[Infographic] Everything You Should Know About Champagne & Other Sparkling Wines

[Infographic] Everything You Should Know About Champagne & Other Sparkling Wines

Posted by Jessica Drolet

There’s something about bubbles that can turn any moment into a festive one. And we all owe a big thank you to the French for this great legacy. Thanks to them, New Year’s eve and Valentine’s day have become the most bubbly days of the year.

Gladly, we’re also entering one of the biggest seasons for champagne consumption, the wedding time of year. Yes, it starts as early as April with bachelor(ette) partys.

If you enjoy bubbly too but feel like you still have a lot to learn, you’ll have a more enjoyable experience with the cheat sheet and facts below.


1) Champagne is a type of sparkling wine, but not all sparkling wines are Champagne.

Champagne is the most expansive of all sparkling wines and is always produced in the Champagne region of France. It is also made exclusively of Pinot Noir, Pinot Meunier and Chardonnay.

How can you recognize Champagne? Take a look at the bottle. If you don’t see the word Champagne, it’s not Champagne.

In that case, refer to it as sparkling wine, or use their own names—Cava, Prosecco, Crémant, Moscato d’Asti and so on. Otherwise, you may disappoint your guests or look like a fool.

You may notice the terms Blanc de Blancs or Blanc de Noirs on a Champagne bottle. A Blanc de Blancs is solely made with Chardonnay, and a Blanc de Noirs is produced only with black grapes—Pinot Noir and/or Pinot Meunier.

As for rosé sparkling wine, it can be made two ways. It’s either produced by adding a small proportion of red wine to the golden blend (rosé d’assemblage), or by letting the juice remain in contact with the skin of the grapes for a short time during fermentation (rosé de saignée).

Don’t be fooled by the color. Rosé does not mean sweeter. Many rosé sparkling wines are brut, meaning they have less than 12g/l of residual sugar.

Here are the world’s 10 biggest Champagne brands, ranked according to global volume sales in 2016.


1. Moët & Chandon (CA$ 64) 2. Veuve Clicquot (CA$ 69.25) 3. Nicolas Feuillatte (CA$ 48.50) 4. G.H. Mumm (CA$ 59.75) 5. Laurent-Perrier (CA$ 63.25) 6. Taittinger (CA$ 59.75) 7. Pommery (CA$ 63.25) 8. Piper-Heidsieck (CA$ 58) 9. Lanson (CA$ 65) 10. Canard-Duchêne (CA$ 48)*

*SAQ prices

2) You don’t need to spend a small fortune to have a good experience.

Yes, Champagne is the most famous of sparkling wines and its volume sales grew in many countries such as Canada last year—by 12%.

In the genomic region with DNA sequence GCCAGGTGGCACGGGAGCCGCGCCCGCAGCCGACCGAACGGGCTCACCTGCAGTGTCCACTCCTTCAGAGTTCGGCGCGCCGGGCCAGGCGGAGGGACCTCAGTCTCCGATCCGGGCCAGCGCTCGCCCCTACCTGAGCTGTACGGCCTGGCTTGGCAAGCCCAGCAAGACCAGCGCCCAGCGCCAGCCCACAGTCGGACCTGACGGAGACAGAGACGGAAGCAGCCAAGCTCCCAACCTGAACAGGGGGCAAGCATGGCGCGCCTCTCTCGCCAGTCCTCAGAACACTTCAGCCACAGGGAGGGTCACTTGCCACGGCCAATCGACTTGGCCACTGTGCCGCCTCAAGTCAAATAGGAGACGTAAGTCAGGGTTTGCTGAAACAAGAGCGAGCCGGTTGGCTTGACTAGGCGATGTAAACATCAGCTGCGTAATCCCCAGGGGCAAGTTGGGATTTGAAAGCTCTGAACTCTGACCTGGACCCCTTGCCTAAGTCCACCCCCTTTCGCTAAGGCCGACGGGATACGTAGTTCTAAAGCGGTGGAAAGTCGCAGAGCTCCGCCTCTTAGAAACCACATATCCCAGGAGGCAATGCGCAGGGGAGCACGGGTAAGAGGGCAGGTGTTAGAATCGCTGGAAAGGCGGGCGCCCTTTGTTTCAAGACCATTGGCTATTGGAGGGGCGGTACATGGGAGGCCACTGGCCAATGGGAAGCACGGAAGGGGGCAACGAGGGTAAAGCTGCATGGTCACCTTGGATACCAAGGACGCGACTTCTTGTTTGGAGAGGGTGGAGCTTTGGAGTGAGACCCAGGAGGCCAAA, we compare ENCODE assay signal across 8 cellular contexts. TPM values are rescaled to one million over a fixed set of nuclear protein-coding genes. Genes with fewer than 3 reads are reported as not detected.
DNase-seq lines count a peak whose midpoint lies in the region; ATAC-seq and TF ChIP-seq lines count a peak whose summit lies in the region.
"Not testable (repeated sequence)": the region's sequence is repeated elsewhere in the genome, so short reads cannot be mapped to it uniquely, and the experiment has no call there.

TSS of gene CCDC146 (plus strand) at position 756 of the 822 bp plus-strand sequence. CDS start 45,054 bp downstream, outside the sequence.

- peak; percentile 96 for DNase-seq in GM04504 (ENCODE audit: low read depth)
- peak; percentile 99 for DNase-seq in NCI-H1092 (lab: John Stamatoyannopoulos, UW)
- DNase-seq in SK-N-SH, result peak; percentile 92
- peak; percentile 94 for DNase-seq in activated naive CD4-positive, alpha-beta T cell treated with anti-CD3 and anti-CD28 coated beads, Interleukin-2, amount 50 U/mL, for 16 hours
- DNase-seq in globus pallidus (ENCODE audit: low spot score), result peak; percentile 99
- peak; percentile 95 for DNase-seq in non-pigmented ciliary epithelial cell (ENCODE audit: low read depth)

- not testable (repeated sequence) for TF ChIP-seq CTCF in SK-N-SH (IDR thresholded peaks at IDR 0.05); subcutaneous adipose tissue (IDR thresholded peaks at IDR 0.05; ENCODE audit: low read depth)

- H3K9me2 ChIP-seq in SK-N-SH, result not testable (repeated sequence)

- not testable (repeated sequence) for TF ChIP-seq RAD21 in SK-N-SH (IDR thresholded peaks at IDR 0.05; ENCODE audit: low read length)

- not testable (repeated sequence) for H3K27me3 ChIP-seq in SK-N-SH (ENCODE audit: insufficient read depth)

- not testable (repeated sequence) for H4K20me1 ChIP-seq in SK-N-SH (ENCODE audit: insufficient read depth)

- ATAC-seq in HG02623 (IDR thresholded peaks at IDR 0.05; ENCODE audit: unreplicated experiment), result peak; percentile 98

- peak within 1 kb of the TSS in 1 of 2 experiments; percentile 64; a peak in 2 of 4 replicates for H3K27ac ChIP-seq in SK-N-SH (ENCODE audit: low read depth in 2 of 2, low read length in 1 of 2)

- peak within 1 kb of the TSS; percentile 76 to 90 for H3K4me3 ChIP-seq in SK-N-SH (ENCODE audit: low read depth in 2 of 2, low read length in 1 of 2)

However, Champagne sales dropped by 2% globally to 306 million bottles, as reported by Decanter.com. Meanwhile, sales of Prosecco are expected to surpass 412 million bottles by 2020, as stated in The Drinks Business‘ article.

There are plenty of good sparkling wines nowadays. The best way to figure out which ones you like the most is to taste different bubbles of different styles, brands and sweetness levels.

Here are some of my favourite sparkling wines under CA$ 30:


1. Michele Chiarlo Nivole (CA$ 18.80)*
Even though it doesn’t pop, this sweet sparkling wine with flavors of peach and apricot is perfect with dessert. You can also get the 350ml bottle which sells for CA$ 11.25.

2. Louis Bouillot Perle d’Aurore (CA$ 22.55)*
With notes of red berry flavours, this Crémant de Bourgogne rosé is of great quality. And at that price, it’s a no brainer. I personally enjoy it as an aperitif.

3. Bernhard & Reibel Crémant d’Alsace (CA$ 25.75)*
I just love French products. Not only is this bottle’s design awesome, but its content is surprisingly good. As with all wines from Bernhard & Reibel, it’s made biodynamically.

4. Mumm Prestige Brut (CA$ 29.60)*
Founded by G.H Mumm winemaker Guy Devaux, Mumm Napa follows traditional wine making techniques of its French heritage. This is their signature sparkling wine, a classic.

5. Segura Viudas Hererad Reserva (CA$ 30.25)*
This Cava was suggested to me by my go-to sommelier at SAQ Atwater and it is a great product. I suggest you try the Segura Viudas Cava Reserva Brut at CA$ 14.05 first.

*SAQ prices

3) Serving Champagne like a pro is not that difficult.

Other tips

4) Your sparkling wine falls flat? You can still save the day with delicious cocktails.

Your guests are about to arrive so you open your sparkling wine and realize it doesn’t taste good. Either you wait and ask for a second opinion, or you make cocktails. Some recipes are quite effortless:

If you’re looking for a more unique taste, add 1/2 oz Grand Marnier or Triple Sec in your Mimosa. For a Kir Imperial, use Chambord instead of Crème de cassis. And if you have a little more time, make a Bellini. You can use strawberries or raspberries instead of peaches.

Enjoy! And please don’t become a Champagne snob.

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